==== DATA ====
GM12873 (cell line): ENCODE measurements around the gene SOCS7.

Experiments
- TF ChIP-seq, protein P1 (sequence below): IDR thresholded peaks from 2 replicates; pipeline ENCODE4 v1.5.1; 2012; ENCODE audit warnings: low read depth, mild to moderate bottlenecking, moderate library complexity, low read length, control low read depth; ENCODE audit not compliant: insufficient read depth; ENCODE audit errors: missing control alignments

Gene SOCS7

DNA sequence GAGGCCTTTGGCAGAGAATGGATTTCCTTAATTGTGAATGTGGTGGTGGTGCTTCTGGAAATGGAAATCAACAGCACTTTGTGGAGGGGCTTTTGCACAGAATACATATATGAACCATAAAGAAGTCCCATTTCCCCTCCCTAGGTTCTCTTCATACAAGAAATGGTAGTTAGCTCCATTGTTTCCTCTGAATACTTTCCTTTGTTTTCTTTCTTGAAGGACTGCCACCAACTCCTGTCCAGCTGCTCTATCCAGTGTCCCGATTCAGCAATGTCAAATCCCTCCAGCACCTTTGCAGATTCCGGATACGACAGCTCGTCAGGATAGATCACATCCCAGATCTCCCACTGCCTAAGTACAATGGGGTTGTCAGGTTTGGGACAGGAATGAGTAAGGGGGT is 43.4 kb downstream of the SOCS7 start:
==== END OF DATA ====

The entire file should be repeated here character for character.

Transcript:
GM12873 (cell line): ENCODE measurements around the gene SOCS7.

Experiments
- TF ChIP-seq, protein P1 (sequence below): IDR thresholded peaks from 2 replicates; pipeline ENCODE4 v1.5.1; 2012; ENCODE audit warnings: low read depth, mild to moderate bottlenecking, moderate library complexity, low read length, control low read depth; ENCODE audit not compliant: insufficient read depth; ENCODE audit errors: missing control alignments

Gene SOCS7

DNA sequence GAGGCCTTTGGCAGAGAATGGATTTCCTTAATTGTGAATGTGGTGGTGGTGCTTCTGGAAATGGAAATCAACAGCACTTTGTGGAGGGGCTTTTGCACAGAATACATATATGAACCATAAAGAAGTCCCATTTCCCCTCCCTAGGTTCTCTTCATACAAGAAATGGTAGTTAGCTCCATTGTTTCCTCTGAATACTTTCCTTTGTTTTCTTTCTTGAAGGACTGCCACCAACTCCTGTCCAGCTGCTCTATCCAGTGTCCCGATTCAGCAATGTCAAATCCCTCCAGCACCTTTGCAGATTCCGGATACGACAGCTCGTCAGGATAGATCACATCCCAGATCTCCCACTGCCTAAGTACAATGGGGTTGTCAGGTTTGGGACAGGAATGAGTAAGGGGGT is 43.4 kb downstream of the SOCS7 start: